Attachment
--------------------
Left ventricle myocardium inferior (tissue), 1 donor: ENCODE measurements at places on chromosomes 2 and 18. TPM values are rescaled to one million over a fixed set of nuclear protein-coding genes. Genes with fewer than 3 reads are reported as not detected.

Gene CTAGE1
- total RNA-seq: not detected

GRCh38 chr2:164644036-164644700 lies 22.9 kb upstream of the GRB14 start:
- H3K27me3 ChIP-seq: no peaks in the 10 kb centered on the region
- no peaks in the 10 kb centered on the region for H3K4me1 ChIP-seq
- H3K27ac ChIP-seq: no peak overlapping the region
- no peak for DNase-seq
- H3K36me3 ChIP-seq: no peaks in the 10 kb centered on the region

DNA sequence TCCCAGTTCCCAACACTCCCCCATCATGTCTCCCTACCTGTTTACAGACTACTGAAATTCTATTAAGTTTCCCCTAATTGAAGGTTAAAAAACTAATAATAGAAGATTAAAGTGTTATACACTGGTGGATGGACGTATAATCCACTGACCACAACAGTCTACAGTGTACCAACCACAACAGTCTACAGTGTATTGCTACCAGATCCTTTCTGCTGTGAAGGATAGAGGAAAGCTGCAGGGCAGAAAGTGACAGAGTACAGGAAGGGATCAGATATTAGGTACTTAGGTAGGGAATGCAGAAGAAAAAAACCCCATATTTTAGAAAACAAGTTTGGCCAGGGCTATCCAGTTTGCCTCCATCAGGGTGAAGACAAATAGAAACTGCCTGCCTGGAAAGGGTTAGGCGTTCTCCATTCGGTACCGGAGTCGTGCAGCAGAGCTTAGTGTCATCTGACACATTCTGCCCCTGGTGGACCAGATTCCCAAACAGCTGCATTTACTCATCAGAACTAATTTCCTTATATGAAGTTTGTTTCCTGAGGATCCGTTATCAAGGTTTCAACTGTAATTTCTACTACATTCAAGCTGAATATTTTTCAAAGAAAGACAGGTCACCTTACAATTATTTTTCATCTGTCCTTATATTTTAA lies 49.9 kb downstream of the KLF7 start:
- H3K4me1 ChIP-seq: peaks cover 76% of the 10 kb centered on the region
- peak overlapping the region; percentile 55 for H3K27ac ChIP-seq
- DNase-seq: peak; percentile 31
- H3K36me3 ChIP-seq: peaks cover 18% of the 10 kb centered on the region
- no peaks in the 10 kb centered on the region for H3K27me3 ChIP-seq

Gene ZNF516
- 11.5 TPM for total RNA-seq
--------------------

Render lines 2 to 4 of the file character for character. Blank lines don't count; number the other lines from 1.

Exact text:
Gene CTAGE1
- total RNA-seq: not detected

GRCh38 chr2:164644036-164644700 lies 22.9 kb upstream of the GRB14 start: